Do Utah, its culture and laws cramp freedom?
A new study says they do in some areas — such as gambling, drinking and medical marijuana. But the state offers wide liberty in others, such as gun rights or driving while using a hand-held cellphone or riding a motorcycle without a helmet.
“Personal freedoms are a mixed bag, consistent with the state’s religious and ideological background,” says the Cato Institute, a Washington, D.C.-based libertarian think tank that pushes for individual liberty.
Overall, a study it released Tuesday puts Utah in the middle of the pack among states for freedom: No. 22 out of 50.
The study is designed to measure how public policies in each state promote freedom, and the latest version uses data from 2016.
It gave scores in three main categories. Utah ranked No. 12 in regulatory policy, No. 31 in fiscal policy and No. 32 in personal freedom.
About the personal freedom category, the Cato report says Utah “does quite poorly on alcohol, cannabis, gambling and tobacco. The state was also very bad on marriage, but it was forced to legalize same-sex marriage in 2014.”
On the other hand, it said, “Utah unsurprisingly does well on gun rights, travel freedom [including allowing cellphones while driving and not requiring motorcycle helmets], education liberty [such as allowing home schooling without too-tight control of curriculum] … and campaign finance freedom,” with no donation limits.
It added, “Utah actually does generally well on criminal justice policy. Its crime-adjusted incarceration rate is below the national average.” Also, “Non-drug victimless crime arrests used to be way above average but have come down to national norms.”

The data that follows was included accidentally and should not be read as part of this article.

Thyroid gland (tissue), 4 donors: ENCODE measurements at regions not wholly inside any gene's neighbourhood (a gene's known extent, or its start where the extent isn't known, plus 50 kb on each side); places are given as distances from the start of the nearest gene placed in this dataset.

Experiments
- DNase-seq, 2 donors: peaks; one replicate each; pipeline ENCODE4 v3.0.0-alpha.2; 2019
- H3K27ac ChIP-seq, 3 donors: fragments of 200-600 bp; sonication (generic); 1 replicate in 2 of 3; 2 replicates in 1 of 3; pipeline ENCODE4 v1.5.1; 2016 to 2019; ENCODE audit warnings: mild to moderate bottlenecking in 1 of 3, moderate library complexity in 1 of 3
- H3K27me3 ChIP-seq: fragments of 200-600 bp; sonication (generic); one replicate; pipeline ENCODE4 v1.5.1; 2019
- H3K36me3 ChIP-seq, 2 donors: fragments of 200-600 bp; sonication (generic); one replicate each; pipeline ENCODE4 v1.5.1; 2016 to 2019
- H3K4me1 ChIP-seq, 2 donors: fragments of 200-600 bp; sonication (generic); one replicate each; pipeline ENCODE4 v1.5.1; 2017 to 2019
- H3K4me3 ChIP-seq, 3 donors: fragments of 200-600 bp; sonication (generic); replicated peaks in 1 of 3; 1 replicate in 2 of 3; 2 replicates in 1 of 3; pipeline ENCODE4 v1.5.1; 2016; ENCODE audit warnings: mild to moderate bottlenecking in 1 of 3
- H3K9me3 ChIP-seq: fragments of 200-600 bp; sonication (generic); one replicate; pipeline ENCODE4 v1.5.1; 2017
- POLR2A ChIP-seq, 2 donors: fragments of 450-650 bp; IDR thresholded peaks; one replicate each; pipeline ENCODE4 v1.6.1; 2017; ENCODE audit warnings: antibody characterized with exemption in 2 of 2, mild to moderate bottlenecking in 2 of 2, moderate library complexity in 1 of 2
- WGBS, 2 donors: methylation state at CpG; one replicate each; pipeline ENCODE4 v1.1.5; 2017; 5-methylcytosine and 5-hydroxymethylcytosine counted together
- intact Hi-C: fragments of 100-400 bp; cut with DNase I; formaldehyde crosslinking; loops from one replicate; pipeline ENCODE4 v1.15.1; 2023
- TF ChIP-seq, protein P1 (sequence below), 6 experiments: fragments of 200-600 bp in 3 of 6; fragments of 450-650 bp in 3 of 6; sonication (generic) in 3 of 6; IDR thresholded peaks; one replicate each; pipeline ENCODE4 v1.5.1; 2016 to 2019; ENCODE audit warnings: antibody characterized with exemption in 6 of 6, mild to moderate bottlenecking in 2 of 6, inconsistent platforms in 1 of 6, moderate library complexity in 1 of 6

In other areas, the libertarian study said, “Utah does well on regulatory policy overall despite some decline over time. On land-use freedom, the Beehive State is much better than average, but appears to be tightening zoning rules over time.”
It added, “Eminent domain reform was watered down in 2007. Labor law is solid but not at the very top. The state has a right-to-work law,” but said it is weak on minimum wage laws.
The Cato study also praised Utah for passing anti-discrimination laws for gays in 2016, and for requiring use of E-Verify to ensure citizenship or green-card statuses of employees since 2010.
On fiscal freedom, the study said, “Utah’s tax burden is a bit below average. We show a dramatic stop in state revenues with the onset of the Great Recession, which was never replaced. In fact, there were further cuts in fiscal 2014. Local taxes, meanwhile, have remained generally steady right around the national average.”
Nationally, Florida, New Hampshire, Indiana, Colorado and Nevada were at the top of the rankings as being most free, according to the study.
At the bottom, New York was declared the least free state in the nation. Others near the cellar were Hawaii, California, New Jersey and Vermont.